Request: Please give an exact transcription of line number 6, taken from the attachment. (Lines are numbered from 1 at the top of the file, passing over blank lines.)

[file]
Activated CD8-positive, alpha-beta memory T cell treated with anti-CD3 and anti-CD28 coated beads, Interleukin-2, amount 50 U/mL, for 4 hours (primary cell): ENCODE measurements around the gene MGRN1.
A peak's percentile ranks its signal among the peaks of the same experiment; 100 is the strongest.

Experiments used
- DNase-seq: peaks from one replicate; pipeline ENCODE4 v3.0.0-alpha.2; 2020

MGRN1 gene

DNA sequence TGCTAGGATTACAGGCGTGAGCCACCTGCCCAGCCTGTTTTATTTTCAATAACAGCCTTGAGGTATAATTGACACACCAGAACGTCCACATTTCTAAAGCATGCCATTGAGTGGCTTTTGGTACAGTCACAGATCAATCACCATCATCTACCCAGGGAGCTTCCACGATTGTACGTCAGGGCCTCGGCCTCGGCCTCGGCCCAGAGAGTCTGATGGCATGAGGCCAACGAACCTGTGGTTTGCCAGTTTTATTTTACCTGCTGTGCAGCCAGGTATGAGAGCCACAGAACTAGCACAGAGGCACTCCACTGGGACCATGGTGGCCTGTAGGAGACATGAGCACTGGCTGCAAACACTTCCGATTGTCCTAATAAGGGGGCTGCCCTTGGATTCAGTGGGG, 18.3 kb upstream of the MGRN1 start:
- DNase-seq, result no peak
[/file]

DNA sequence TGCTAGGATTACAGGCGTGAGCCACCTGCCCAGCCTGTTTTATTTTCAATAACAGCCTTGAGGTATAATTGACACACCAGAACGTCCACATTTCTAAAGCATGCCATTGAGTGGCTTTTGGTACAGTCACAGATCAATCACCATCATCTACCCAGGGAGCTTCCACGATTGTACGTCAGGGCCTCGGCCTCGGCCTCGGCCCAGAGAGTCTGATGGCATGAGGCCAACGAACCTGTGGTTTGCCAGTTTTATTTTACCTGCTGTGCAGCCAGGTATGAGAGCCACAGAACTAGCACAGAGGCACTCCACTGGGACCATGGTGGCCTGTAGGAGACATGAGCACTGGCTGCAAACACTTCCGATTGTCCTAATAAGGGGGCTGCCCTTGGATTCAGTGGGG, 18.3 kb upstream of the MGRN1 start: